ST. AUGUSTINE, Fla. — St. Augustine is hopping!

Many attractions have seen a lot of visitors during the past week, and some places have had more guests than usual for this time of year. 

This increase in business helps the financial blow that hurricane Dorian left behind.

Business was brisk at the St. Augustine Alligator Farm New Year's Day. 

"We are very busy," St. Augustine Alligator Farm Director John Brueggen said. 

The park's new residents, some not-so-busy sloths, may have something to do with it.

"As of 10 this morning, we had a line going out the door," Brueggen said. "Pretty exciting." 

The St. Augustine Farm created a new sloth exhibit this past year and welcomed two sloths. And while it's not clear if the sloths are boosting business this week, they're certainly not hurting it.

"We're always busy between Christmas and New Year," Brueggen said. "But it does feel like it's busier than it was this time last year, for sure."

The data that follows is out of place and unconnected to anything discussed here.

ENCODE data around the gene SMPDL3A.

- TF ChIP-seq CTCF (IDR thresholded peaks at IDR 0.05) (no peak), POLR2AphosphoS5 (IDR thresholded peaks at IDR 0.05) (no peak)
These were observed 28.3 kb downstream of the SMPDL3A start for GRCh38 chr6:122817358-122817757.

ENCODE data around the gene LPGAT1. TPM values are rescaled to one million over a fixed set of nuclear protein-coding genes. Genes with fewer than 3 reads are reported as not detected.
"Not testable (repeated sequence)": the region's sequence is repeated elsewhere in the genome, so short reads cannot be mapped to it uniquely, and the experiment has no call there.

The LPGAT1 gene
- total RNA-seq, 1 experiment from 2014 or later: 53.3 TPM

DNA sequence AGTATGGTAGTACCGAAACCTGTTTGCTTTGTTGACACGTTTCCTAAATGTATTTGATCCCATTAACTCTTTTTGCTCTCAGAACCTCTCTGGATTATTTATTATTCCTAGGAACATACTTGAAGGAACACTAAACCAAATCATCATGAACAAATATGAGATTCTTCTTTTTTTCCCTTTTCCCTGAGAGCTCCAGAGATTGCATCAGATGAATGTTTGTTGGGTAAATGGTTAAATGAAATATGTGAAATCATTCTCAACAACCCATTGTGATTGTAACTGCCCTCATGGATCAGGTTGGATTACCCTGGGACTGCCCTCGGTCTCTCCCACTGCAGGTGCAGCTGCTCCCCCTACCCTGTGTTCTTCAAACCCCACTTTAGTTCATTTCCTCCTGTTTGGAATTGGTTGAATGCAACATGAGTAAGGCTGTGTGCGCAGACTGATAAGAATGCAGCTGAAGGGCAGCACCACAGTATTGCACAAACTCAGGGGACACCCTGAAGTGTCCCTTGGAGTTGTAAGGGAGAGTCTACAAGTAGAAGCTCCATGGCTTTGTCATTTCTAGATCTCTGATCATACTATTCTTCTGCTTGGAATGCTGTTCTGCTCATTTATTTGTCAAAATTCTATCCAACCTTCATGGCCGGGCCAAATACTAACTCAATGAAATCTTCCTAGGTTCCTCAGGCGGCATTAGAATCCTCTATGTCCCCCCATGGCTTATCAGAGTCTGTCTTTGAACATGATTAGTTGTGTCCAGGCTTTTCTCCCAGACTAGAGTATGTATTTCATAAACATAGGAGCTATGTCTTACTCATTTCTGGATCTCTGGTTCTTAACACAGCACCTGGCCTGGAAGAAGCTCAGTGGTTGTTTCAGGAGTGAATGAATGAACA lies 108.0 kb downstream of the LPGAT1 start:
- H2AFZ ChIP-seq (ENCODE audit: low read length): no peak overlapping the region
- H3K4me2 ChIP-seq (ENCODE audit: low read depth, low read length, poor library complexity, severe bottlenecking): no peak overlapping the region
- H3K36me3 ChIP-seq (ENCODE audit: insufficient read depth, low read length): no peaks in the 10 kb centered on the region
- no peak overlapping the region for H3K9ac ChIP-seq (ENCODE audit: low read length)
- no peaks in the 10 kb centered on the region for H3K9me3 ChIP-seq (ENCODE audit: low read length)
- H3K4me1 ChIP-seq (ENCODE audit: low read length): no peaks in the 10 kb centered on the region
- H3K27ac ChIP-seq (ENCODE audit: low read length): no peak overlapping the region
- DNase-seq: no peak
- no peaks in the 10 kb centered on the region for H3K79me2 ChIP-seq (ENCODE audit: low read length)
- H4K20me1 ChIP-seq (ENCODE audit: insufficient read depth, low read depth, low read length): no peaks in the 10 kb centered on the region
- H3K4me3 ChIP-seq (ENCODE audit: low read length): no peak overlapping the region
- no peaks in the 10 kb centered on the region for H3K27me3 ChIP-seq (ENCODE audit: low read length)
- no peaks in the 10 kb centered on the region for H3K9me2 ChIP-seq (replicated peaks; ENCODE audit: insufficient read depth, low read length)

As if sloths weren't enough of a pull, there's another guest who is causing an abundance of visitors.

"We also had this alligator come in from Chicago," Brueggen said. 

It's the alligator -- named Chance -- who mysteriously showed up in a lake in Chicago this past year.

"I have seen a lot of people from Chicago come to see Chance," he said.

The St. Augustine Alligator Farm is getting in on this Chicago alligator craze.

You can now pose as the trapper who caught Chance, by standing behind a wooden scene and poke your head out of the hold. The Alligator Farm even came up with its own coloring book to document the adventure.

Other St. Augustine attractions such as the St. Augustine Lighthouse, the green trolleys and the Pirate Museum are also seeing big crowds this week.

"The threat of a hurricane over Labor Day weekend was huge, and that affected our business and everyone else in town," Brueggen said. "So that was hundreds of thousands of dollars lost to people and businesses. So it's nice to see the economy rebound here."

It's seems like an energized economy, at least for the Alligator Farm, with some possible help from two low-key sloths.